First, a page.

When someone buys a new computer from Dell or IBM or whomever, one of these CDs should be included with the rest of the packaging. If their computer is sent in for repairs, the returned machine should be accompanied by the latest Microsoft Security Update CD. Security pros should carry copies of these CDs with them everywhere, and if someone even asks us to help them, we should force one of those CDs on them. At weddings, forget cameras and pins and pens - guests should be given Microsoft Security Update CDs as momentos. Along with our tax refund checks from the IRS, the government should include Microsoft Security Update CDs.

OK, I'm exaggerating. Just a little. But not by much. These CDs should be everywhere. They're not perfect, but they're better than nothing.

And while we're at it, other software vendors should do the same thing. Oracle and Sun already send out frequent CDs with updates, and bully for them. Apple, Red Hat, Mandrake, even Libranet: all should offer users the option of a free CD containing updates. I don't think we need to make those free CDs available quite like Microsoft's should be available - after all, those operating systems have neither the numbers of users or the numbers of security issues that Windows does - but they should be mailed to anyone who wants them.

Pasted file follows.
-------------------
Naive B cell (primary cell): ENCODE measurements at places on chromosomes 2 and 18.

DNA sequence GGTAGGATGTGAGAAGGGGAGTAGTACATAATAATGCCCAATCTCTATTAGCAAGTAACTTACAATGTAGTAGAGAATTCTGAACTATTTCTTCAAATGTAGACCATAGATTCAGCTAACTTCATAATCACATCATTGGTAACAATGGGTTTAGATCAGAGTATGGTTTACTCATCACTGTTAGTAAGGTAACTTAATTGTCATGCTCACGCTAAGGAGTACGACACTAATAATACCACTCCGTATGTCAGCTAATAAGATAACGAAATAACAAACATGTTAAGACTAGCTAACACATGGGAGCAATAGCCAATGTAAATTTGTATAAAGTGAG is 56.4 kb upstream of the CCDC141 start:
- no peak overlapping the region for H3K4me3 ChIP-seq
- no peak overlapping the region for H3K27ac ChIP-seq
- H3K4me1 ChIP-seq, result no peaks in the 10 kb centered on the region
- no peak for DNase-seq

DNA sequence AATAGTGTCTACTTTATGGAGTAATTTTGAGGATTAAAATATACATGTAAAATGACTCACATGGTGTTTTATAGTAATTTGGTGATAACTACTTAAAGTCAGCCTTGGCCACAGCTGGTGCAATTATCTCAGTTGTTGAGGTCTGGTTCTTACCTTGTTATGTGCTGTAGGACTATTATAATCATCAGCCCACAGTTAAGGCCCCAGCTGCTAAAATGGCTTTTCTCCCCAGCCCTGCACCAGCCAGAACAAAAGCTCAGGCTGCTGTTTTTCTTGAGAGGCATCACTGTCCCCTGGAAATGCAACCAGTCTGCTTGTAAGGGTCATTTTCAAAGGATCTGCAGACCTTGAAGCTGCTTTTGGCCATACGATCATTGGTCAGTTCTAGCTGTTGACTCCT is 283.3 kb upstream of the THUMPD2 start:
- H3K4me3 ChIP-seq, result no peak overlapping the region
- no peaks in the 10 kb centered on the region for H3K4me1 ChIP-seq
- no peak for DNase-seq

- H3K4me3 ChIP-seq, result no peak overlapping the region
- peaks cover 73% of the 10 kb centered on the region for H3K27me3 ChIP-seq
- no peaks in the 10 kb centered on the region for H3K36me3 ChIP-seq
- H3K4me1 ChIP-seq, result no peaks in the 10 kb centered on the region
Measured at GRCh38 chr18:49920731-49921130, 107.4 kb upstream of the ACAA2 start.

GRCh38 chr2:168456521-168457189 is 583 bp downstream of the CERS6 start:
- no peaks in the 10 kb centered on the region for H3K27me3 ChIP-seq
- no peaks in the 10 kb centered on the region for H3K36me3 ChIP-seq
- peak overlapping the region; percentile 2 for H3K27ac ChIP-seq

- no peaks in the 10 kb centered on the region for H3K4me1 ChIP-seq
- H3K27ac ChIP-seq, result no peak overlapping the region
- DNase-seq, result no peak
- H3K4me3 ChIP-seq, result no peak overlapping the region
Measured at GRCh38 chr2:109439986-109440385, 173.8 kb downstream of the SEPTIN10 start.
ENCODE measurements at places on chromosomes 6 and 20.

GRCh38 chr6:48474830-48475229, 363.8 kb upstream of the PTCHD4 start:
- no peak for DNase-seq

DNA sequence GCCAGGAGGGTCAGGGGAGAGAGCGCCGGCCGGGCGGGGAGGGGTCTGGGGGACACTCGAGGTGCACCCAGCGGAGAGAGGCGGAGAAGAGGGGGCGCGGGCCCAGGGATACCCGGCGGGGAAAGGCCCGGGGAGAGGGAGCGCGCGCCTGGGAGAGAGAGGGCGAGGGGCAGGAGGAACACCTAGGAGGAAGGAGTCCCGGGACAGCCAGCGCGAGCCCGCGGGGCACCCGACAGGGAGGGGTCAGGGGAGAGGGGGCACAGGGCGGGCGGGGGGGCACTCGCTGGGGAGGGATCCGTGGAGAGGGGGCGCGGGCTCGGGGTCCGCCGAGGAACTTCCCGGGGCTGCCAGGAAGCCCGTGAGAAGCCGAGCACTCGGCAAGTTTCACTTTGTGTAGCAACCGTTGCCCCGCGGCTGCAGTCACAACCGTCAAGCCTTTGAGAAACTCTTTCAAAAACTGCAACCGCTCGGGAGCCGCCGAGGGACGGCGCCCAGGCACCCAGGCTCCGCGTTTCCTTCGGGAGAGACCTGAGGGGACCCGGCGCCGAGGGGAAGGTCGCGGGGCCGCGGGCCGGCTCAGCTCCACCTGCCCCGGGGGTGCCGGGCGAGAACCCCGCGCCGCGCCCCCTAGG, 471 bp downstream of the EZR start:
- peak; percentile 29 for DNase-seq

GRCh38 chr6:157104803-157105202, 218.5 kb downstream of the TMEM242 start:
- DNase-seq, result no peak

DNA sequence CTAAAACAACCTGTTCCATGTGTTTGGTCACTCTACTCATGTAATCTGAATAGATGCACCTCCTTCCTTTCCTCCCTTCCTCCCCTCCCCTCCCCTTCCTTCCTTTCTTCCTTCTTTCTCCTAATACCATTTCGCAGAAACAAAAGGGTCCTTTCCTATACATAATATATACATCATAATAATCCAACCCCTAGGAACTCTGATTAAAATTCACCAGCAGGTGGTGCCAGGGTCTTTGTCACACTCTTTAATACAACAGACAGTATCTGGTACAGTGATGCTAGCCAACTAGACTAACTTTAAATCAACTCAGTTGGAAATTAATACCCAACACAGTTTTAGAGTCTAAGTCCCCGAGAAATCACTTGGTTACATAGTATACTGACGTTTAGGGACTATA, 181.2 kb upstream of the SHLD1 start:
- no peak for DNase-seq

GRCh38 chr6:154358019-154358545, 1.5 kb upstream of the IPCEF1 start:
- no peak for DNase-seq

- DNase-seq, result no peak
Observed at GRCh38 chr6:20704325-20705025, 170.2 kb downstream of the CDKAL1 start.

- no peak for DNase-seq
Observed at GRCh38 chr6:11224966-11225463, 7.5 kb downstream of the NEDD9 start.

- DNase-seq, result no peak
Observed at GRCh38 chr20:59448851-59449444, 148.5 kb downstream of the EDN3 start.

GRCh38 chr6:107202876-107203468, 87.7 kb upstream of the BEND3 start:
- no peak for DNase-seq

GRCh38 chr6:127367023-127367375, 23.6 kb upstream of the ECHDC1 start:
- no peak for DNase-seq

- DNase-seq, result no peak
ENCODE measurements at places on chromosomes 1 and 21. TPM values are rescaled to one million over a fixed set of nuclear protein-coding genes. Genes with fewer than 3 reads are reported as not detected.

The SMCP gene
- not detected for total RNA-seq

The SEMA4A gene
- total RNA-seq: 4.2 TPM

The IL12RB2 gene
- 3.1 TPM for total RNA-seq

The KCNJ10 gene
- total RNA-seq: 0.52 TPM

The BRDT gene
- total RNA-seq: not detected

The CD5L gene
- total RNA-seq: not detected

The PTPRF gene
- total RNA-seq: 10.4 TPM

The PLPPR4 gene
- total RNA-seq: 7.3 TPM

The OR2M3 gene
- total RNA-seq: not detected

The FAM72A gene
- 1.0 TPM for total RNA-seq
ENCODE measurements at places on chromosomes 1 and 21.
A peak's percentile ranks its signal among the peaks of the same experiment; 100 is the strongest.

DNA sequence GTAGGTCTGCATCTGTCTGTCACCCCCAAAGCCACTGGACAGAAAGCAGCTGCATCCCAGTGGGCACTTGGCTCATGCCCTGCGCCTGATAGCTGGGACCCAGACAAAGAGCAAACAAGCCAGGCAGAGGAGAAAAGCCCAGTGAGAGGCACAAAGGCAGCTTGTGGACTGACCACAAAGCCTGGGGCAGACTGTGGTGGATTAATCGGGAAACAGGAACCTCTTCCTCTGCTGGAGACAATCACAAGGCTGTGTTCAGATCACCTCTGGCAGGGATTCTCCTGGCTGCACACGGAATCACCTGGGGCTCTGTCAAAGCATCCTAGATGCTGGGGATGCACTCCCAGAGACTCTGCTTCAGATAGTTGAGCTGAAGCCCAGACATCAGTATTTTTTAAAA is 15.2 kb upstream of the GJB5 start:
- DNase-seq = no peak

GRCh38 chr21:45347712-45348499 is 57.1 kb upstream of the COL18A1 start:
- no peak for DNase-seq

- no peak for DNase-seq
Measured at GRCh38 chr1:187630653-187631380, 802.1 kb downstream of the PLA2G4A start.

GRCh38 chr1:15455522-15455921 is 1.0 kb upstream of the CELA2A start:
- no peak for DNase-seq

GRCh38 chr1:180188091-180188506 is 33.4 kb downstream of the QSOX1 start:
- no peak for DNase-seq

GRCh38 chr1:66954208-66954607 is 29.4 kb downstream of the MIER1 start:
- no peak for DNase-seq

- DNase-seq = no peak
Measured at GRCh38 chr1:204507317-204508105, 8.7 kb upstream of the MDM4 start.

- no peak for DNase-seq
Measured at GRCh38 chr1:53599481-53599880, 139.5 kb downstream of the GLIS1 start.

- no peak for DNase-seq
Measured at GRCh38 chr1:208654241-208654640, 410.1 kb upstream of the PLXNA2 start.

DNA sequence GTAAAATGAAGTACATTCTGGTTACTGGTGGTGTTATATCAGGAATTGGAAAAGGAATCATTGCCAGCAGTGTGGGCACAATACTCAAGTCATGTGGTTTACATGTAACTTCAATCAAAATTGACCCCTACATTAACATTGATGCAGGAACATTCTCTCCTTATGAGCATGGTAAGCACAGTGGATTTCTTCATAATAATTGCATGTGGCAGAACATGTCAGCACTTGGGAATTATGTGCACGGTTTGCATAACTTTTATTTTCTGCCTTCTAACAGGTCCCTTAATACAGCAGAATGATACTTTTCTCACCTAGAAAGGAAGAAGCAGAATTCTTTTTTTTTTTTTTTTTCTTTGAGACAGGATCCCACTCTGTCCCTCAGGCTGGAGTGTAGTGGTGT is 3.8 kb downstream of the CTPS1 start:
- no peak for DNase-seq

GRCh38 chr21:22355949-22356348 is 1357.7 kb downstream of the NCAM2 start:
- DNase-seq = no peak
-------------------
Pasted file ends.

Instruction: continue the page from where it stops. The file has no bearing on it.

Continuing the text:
I know this is going to cost software vendors money. But it's an obligation, I think. The security failures of operating system software - no matter the platform - cost all of us a lot of time, money, and energy. Not to mention, we don't want to turn Mom and Pop against the Internet, as viruses, worms, and even spam frustrate people to the point of logging off of computing and the Net. The least these companies can do is try to make things easier, and safer, for everyone.

And now, if you don't mind, I'm off to enjoy a cup of coffee and my favorite news-oriented Web sites, both served with smoothness and speed. And I promise to remember that coffee may be cheap and available for everyone, but broadband is not - and won't be for quite some time.

Copyright © 2004, 0

Scott Granneman is a senior consultant for Bryan Consulting Inc. in St. Louis. He specializes in Internet Services and developing Web applications for corporate, educational, and institutional clients.